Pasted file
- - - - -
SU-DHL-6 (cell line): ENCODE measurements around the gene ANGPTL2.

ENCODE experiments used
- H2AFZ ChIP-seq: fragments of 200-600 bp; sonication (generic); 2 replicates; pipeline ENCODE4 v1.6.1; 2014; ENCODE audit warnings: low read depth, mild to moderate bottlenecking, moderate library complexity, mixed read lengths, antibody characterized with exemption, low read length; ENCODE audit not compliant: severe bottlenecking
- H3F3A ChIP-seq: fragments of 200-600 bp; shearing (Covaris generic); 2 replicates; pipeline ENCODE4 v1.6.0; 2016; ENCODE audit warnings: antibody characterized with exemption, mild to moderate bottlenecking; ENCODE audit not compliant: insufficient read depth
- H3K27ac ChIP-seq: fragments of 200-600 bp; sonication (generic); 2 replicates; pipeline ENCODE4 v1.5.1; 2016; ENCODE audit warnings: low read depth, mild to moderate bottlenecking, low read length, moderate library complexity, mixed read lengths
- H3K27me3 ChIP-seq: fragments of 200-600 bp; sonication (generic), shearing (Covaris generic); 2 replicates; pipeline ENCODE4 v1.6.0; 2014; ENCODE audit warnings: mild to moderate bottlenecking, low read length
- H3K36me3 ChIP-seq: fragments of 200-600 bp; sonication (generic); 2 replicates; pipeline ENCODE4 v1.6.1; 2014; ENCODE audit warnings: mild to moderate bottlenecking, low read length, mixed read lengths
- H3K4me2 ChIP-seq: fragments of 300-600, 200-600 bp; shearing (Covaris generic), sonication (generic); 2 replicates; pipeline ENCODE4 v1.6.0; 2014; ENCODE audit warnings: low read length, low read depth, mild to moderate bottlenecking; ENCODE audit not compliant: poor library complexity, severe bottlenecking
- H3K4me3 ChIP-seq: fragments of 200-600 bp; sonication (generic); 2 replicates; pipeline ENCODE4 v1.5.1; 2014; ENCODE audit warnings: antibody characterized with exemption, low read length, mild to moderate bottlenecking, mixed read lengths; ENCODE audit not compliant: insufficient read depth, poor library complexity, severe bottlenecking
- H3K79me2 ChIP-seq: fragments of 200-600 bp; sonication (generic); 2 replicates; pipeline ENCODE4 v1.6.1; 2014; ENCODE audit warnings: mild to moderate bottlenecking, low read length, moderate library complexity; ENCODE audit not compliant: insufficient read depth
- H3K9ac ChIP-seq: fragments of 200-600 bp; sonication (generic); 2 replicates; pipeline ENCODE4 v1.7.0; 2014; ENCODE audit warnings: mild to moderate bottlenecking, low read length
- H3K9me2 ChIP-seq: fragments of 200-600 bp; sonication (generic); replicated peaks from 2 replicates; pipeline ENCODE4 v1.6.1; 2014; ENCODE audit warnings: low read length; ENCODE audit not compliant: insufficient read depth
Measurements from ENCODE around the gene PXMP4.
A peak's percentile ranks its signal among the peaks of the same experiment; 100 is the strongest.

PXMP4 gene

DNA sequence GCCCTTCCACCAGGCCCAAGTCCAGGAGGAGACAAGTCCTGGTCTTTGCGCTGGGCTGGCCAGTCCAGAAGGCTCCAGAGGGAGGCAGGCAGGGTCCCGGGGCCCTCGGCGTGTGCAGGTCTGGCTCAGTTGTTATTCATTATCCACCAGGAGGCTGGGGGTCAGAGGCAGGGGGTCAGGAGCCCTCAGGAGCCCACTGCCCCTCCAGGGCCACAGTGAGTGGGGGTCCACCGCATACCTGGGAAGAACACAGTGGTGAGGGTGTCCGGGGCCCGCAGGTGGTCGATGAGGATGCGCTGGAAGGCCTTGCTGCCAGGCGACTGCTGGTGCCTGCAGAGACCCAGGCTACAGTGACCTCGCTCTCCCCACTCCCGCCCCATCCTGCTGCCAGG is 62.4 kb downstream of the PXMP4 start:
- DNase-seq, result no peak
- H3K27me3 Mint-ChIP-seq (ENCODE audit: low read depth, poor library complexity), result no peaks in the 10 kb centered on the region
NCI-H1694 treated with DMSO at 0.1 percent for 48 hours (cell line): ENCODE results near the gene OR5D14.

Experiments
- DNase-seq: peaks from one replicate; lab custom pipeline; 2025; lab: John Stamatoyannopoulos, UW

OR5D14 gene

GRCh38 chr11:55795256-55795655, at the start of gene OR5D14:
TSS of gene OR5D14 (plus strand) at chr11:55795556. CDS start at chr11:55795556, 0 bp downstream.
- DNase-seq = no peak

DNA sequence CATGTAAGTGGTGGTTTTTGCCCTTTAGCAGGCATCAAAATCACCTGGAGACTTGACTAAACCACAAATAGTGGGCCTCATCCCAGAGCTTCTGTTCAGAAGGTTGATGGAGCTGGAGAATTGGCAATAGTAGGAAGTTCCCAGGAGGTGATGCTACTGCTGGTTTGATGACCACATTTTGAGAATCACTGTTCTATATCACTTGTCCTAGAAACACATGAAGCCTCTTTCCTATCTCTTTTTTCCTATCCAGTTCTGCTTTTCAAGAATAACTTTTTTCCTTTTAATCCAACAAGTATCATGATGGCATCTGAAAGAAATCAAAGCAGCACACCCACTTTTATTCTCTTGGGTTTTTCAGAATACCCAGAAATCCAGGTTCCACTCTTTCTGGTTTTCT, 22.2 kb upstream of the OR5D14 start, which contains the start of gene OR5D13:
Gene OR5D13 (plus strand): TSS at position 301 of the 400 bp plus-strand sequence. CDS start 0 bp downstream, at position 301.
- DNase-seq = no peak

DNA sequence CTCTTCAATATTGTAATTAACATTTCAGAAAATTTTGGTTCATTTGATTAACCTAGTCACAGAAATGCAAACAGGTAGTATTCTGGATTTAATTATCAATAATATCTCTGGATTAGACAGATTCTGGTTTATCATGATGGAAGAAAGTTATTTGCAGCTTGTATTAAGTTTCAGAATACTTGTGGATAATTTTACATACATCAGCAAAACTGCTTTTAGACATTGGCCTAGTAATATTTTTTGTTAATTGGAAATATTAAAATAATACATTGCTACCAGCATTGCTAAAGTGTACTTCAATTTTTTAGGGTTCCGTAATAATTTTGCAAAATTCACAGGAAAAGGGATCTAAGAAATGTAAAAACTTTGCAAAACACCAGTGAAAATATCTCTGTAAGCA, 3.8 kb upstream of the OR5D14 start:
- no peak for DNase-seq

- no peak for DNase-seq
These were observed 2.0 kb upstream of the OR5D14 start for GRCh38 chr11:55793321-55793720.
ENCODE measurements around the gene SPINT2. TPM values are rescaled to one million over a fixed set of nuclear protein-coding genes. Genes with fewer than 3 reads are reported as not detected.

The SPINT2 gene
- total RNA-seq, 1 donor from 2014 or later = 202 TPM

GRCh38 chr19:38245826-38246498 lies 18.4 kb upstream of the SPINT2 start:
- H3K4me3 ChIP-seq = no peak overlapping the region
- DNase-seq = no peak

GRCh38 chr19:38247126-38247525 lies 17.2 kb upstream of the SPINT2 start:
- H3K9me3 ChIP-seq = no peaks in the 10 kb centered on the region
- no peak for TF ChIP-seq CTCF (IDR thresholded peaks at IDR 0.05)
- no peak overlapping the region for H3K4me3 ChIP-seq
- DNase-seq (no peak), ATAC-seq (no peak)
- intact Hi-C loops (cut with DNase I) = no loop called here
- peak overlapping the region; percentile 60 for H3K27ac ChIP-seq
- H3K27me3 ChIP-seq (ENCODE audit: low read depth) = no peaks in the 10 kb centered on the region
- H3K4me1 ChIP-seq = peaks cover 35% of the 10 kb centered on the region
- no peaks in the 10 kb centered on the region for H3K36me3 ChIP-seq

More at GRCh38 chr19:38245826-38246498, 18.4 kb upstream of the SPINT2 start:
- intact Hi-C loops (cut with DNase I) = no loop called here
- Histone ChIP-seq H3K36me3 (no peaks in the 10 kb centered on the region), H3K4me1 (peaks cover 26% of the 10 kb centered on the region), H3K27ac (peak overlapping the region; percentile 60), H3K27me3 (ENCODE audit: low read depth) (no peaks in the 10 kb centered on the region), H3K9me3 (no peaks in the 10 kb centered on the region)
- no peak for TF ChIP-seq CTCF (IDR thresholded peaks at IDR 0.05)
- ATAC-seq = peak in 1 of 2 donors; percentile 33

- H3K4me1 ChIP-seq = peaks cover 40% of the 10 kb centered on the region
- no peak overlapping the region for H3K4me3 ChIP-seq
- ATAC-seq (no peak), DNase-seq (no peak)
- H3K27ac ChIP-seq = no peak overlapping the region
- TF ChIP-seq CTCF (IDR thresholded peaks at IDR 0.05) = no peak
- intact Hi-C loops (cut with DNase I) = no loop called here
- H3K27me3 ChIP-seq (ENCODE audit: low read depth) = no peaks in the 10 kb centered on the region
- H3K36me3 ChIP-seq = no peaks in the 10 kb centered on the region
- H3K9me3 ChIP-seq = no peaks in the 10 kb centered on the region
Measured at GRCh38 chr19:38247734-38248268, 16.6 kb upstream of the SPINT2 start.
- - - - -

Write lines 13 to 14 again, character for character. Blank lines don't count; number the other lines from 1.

Measurements from ENCODE around the gene PXMP4.
A peak's percentile ranks its signal among the peaks of the same experiment; 100 is the strongest.